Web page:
3) there’s something about the subject of death, the final earthly transition, that especially speaks to those presently in the depths of personal and/or professional loss or transition; perhaps death is a reminder that the clock is always ticking and it will eventually wind down: when once there seemed unlimited time, now there’s a sense of time running out. Should I hold on and hope; should I let go and daringly jump? Or am I ready to let go and reach out? If I may appropriate one reader’s compelling observation, is it time to find “the courage to face those emotional demons square in the eye?”
4) in addition to the sheer numbers, the quality of many of the responses – the thoughtfulness and insightfulness, hints of pain and poignancy or open expressions of the same – however brief, say to me that most of us have multi-generational, richly deep and complex, if not sometimes chaotic, family/relationship stories to tell and share…and, I believe, we need to do so. On the one hand, I want to say sooner rather than later; yet, I realize it took my father’s death to give birth to the requiem. But I have been cogitating about him and trying to capture our intense relationship, and the implications for my own identity and career struggles within a family context for many years. (And clearly I’m not alone in this quest.) Here is a poem written around 1992:
Dad, I had a dream
A dream for only you
Why were you so lost in space?
A silent world so blue.
I was but a moon
You my rising sun
Both shadowed by our mother earth
Did you have to run?
How was I to know
Your flame was dying out?
My protective blazing star now
Sucked by soular doubt.
Daddy, daddy there’s a hole
Black as it can be
I’m falling, falling
Who are you? Who me?
Daddy there’s a hole
Black as it can be
I’m falling, falling
Who are you? Who me?
Drifting on the edge
Outside our galaxy
The void is now my only light
The price of being free.
Can I accept the fate that
To forsake my body earth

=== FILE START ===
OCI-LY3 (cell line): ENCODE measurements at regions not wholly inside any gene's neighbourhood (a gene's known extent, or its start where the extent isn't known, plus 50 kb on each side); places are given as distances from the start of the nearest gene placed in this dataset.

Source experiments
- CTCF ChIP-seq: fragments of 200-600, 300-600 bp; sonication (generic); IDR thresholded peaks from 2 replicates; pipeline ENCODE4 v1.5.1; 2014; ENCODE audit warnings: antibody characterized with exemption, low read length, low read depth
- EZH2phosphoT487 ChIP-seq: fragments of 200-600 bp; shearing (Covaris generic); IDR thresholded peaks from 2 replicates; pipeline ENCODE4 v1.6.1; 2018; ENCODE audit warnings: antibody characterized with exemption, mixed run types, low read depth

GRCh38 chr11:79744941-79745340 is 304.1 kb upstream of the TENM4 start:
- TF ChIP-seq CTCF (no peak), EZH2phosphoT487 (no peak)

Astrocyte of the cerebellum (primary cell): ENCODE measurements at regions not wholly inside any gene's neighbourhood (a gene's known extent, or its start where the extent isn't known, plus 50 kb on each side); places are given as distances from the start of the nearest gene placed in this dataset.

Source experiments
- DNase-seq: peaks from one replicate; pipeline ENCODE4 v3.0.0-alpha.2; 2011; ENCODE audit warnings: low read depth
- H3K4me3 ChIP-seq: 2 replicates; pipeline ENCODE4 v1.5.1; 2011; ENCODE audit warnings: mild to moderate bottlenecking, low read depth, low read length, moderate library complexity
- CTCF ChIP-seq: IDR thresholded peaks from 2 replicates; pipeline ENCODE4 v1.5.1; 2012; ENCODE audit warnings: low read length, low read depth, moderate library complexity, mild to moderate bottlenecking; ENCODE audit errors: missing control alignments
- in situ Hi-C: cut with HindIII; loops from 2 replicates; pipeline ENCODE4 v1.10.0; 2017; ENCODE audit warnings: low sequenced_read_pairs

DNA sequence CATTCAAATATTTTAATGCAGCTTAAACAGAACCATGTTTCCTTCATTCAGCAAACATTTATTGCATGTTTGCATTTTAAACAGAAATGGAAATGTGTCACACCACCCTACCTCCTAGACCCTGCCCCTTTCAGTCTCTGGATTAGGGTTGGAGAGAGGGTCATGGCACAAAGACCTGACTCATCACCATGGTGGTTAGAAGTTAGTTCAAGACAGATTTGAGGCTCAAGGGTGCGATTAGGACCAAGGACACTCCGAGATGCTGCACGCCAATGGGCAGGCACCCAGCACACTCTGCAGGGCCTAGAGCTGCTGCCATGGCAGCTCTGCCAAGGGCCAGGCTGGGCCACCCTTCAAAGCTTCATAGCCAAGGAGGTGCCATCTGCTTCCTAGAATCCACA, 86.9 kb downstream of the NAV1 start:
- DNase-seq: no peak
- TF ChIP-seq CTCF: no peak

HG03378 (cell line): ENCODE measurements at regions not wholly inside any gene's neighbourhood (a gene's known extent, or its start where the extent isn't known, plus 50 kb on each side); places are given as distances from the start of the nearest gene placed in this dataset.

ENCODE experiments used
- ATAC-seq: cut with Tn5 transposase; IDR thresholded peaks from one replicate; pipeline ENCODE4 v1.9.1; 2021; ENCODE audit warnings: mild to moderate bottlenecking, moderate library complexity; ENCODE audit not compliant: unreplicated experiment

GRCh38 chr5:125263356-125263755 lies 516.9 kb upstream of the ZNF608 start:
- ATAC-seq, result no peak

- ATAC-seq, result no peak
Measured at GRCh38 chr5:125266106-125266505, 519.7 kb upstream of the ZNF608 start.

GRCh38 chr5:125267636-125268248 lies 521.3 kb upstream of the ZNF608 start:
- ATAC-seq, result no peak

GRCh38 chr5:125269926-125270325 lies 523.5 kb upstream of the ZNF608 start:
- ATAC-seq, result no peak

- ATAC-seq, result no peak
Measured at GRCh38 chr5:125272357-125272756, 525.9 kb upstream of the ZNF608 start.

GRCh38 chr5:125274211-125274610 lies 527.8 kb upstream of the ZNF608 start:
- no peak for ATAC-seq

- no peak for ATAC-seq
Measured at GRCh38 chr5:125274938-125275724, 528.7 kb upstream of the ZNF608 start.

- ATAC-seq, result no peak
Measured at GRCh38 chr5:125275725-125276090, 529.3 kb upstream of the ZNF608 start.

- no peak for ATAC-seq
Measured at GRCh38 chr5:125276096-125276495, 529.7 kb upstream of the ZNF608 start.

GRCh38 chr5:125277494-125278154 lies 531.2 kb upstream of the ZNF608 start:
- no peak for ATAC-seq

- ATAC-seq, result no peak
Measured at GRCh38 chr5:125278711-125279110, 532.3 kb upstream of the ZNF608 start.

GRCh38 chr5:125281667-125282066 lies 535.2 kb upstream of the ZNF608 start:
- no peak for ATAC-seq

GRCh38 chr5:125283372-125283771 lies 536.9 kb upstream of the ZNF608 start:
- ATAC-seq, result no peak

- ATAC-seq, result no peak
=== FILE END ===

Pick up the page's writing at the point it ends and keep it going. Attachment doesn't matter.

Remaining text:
And do his artistry.
It’s moon time; the force of rhyme
Lunacy’s ebb and flow.
A moment of connection, yet
Again…I must let go.
Must let go.
Daddy, there’s a whole
Bright as it can be
I and Thou are Me.
(c) Mark Gorkin 1992
Shrink Rap™ Productions
So please, drawing on mind, heart and soul, start or continue to capture and express images of those most burning, searing hot-icy relations and interactions that scorch and blister as well as lighten up and illuminate our past, present and future. And share with others your luminous or dark, or darkly luminous, stories – whether a radiant touchstone or a small quiet gem. They are more compelling than we often imagine. (Please see readers’ sparkling bright, yet also subtly shaded and shadowed, healing crystals below.) I have a newfound and profound respect for the simple adage: “Each one teach one!” Words to help us all grieve, reintegrate and embark on new journeys, and to…Practice Safe Stress!
Reader’s Responses to a “Requiem”
Thanks for sharing, Mark. So many people would never have had the courage to face those emotional demons square in the eye, as you did with loving results. What a tremendous compliment your dad gave you when he said that never before had he felt so loved. We are all works in progress. . . but sometimes it’s so hard to let go of the hurt from the past and recognize that we are who we are today because of those struggles. . . and triumphs. You have honored your dad’s legacy in trying to understand his struggles. . .and in sharing his story. I’m not a therapist, but I know that grief is a difficult emotion that seems to wax and wane sort of like an ocean wave. Here’s wishing you a peaceful journey.